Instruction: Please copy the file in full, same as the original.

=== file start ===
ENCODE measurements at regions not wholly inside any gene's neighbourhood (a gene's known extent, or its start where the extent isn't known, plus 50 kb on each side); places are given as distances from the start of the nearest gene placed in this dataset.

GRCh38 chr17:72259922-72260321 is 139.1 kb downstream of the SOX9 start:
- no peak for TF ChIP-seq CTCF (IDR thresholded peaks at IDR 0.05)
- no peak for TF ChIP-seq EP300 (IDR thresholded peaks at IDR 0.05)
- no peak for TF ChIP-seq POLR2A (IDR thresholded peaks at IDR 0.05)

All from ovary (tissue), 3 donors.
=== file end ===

ENCODE measurements at regions not wholly inside any gene's neighbourhood (a gene's known extent, or its start where the extent isn't known, plus 50 kb on each side); places are given as distances from the start of the nearest gene placed in this dataset.

GRCh38 chr17:72259922-72260321 is 139.1 kb downstream of the SOX9 start:
- no peak for TF ChIP-seq CTCF (IDR thresholded peaks at IDR 0.05)
- no peak for TF ChIP-seq EP300 (IDR thresholded peaks at IDR 0.05)
- no peak for TF ChIP-seq POLR2A (IDR thresholded peaks at IDR 0.05)

All from ovary (tissue), 3 donors.